Learn How Catholic Mexicans Still Celebrate Lent In The 21st Century
By Alvaro Ramírez
As a kid in a small town in Michoacan, I learned that Lent is the forty-day period that follows the first full moon after the Spring equinox when Catholics reaffirm their faith by way of ritual, abstinence, and penance. As a little kid growing up in a small town in Michoacán, I was always intrigued by the meaning of Cuaresma (Lent), a word full of mystery that I only half understood as a fledgling Catholic. It was a magical word that conjured awe and wonder as I took part in the events that marked this religious period.
In time, I learned that Lent is the forty-day period in Spring (around March or April, depending on the first full moon after the Spring equinox) when Catholics reaffirm their faith by way of ritual, abstinence, and penance. In practice, however, most people only follow part of the rituals.
In Mexico, as well as other Latin American countries, Catholics celebrate the days prior to Lent with colorful and rowdy carnivals that announce the arrival of a period of abstinence, and then dutifully take part in the rituals of Ash Wednesday, Palm Sunday, Good Friday, and Easter Sunday.
A minority of Catholics still follow the precepts of Atonement. Most, however, attend the Penitent Processions, one of the most spectacular occurs on Good Friday in the city of Taxco, in the state of Guerrero. Under a hot sun, a group of black-hooded men and women flog themselves in public while the rest of the attendants watch. After the self-torture ends, everybody, even those who only watched, walk away feeling cleansed by this communal catharsis: the penitents have taken upon themselves the role of Christ himself: endure suffering to redeem the entire community.
This has also lost much of its original function. The word Carnival derives from the Latin carnem levare which means, “remove meat”, in Medieval Latin there is also carne vale, “goodbye meat.” During Lent, Catholics originally abstained from eating meat and even from having sex. People eventually came up with other strange prohibitions; for example, as children, I was told not to bathe on Fridays, for if I did I would turn into a fish!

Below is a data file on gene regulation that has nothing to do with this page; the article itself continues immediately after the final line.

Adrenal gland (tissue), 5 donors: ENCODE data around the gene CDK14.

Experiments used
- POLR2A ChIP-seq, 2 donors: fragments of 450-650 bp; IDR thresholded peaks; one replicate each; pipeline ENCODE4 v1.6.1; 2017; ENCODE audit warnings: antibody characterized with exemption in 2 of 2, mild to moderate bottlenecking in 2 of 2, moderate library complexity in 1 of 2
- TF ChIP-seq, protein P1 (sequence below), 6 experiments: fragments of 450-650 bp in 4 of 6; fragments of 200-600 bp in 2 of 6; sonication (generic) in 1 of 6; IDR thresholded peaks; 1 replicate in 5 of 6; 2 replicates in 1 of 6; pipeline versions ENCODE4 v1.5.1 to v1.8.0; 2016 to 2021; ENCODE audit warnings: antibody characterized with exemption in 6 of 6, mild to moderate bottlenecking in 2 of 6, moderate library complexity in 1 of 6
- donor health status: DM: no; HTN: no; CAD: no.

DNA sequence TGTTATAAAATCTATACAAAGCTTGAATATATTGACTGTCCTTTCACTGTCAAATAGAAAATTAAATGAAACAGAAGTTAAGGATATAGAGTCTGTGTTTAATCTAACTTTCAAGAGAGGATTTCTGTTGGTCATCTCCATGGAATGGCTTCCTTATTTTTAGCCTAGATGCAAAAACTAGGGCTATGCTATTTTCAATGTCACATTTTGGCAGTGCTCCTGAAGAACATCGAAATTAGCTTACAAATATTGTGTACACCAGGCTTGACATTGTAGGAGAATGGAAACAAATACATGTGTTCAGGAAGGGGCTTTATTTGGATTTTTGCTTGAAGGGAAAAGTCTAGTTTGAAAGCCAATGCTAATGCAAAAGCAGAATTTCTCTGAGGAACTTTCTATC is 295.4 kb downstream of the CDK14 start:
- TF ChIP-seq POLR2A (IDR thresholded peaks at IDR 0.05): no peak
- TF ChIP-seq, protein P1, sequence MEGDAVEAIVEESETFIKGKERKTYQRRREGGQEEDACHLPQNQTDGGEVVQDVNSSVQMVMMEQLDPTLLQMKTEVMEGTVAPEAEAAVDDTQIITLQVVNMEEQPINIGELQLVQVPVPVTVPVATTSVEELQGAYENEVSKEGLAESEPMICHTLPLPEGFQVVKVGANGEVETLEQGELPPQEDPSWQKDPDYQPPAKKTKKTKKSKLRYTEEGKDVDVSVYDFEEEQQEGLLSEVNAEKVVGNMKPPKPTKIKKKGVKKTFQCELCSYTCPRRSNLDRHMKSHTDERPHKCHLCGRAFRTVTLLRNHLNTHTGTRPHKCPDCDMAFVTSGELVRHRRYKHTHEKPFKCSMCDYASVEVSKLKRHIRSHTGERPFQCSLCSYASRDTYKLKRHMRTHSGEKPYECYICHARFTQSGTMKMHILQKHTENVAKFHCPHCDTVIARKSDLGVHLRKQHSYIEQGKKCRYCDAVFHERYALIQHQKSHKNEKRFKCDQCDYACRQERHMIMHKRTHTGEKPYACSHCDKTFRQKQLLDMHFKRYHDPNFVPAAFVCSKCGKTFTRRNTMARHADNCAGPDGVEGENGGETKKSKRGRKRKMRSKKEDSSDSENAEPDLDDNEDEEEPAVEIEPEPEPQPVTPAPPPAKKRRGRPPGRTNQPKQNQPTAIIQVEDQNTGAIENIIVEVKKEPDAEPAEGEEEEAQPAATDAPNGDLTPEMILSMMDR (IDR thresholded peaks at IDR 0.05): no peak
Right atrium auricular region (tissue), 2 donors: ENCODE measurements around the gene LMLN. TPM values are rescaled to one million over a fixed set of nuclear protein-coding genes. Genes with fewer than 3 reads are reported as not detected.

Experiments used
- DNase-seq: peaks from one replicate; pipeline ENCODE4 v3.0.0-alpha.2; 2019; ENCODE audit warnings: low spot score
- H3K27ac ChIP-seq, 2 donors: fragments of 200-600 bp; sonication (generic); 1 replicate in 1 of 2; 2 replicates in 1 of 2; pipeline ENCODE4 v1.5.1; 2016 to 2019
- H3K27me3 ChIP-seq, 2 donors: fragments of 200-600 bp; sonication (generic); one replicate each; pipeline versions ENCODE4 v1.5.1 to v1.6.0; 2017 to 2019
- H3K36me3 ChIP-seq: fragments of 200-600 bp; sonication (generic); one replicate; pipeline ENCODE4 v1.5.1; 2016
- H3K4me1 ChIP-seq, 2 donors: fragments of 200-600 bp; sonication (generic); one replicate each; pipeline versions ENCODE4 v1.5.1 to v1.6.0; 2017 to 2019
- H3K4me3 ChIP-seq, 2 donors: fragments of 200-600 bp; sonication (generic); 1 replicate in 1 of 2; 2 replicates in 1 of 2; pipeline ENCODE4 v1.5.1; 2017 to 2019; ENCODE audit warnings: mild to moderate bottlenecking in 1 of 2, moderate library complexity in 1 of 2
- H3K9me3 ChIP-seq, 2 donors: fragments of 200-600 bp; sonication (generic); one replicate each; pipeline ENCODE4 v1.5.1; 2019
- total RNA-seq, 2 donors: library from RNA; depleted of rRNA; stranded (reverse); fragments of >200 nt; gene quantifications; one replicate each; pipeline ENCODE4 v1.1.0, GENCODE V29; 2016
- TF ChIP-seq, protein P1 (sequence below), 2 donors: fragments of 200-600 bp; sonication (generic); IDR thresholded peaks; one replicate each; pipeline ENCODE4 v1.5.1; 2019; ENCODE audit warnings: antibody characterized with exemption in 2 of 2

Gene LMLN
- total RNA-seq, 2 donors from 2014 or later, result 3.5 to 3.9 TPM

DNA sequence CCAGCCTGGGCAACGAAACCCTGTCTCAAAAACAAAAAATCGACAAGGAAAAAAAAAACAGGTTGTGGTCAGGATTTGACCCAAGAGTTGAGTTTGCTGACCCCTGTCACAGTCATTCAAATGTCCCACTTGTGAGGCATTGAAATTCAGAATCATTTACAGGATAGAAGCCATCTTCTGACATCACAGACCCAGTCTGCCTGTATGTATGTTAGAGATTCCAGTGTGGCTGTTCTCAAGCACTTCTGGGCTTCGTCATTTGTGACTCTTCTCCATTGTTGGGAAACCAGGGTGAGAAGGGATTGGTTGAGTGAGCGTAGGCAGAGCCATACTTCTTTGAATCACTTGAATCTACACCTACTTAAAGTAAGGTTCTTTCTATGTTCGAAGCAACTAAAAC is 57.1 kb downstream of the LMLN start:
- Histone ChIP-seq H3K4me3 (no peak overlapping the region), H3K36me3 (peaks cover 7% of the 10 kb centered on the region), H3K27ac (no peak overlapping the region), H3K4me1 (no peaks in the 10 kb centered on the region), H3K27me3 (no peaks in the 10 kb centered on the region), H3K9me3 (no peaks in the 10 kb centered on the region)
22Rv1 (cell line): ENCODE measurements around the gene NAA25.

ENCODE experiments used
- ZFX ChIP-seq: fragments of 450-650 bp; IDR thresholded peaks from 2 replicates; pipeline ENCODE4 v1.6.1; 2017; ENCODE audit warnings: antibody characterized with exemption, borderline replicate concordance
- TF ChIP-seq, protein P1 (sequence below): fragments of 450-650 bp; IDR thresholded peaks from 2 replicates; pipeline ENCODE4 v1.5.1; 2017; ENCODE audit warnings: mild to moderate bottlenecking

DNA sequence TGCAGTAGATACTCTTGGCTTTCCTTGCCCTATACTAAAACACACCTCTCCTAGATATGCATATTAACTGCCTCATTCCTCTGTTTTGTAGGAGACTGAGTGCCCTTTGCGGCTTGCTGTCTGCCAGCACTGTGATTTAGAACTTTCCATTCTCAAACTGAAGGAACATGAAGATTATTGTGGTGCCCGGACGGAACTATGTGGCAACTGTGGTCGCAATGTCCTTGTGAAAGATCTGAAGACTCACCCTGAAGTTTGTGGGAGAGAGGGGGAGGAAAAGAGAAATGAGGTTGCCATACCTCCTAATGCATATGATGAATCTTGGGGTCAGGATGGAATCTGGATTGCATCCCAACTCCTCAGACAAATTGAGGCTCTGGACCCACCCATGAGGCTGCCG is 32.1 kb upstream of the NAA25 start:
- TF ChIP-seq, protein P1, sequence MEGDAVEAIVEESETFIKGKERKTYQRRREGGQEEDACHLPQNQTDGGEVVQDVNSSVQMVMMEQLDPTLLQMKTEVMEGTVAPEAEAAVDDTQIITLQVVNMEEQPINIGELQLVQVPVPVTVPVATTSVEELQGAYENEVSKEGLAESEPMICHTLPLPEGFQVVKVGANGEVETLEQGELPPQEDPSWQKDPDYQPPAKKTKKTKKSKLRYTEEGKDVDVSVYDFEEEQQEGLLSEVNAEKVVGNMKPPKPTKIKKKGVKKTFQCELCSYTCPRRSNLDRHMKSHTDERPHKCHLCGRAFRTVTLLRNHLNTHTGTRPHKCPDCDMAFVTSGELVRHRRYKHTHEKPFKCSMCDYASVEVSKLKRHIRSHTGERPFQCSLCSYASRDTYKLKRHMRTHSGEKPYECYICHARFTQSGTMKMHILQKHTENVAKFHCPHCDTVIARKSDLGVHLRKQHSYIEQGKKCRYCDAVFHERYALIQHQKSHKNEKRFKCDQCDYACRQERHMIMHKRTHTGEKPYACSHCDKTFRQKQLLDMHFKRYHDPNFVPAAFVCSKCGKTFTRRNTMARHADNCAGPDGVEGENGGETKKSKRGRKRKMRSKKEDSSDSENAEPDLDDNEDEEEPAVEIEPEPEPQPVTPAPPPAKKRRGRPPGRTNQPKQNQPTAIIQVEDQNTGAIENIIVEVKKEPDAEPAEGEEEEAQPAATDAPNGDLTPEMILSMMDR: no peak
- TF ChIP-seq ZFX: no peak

The water motif continues on Sábado de Gloria (Holy Saturday) when it’s traditional to throw water on people, though lately the government has prohibited this activity because of water shortages. Another popular activity on this day is the burning of effigies of Jude Iscariot, or any other figure -religious or even political- that evokes evil and betrayal. These effigies are stuffed and covered with firecrackers and usually represent unpopular characters, either fictitious or real; everybody gets a big kick of seeing them slowly blow up to smithereens.
The food was my favorite part of Lent. Every Friday, we used to follow a strict menu of fish, vegetables, and legumes. The special recipes prepared on these days were delicious and defined us as Catholics. Nowadays many people ignore these precepts and it is possible to find taquerías on any given Friday during Lent full of people enjoying “tacos al pastor” and “tortas cubanas” without the slightest fear of divine retribution, or of losing their religious identity. Other people observe personalized abstinence: they promise solemnly to god, and to themselves, to give up something during these days, it could be bread, tortillas, or soda; though no one I know gives up sex!
It’s hard being a Catholic in the new millennium. Penance and meaningful abstinence are tough to follow and for many no longer form part of “La Cuaresma.” We’ve also lost much of the reverence and wonder for these sacred days. Despite these changes, food traditions have endured and many of us continue to eat the steaming shrimp and fish soups, plates of lima beans, potato cakes, cactus leaves, and other mouthwatering dishes that complement the rituals and still make Lent a tasty feast.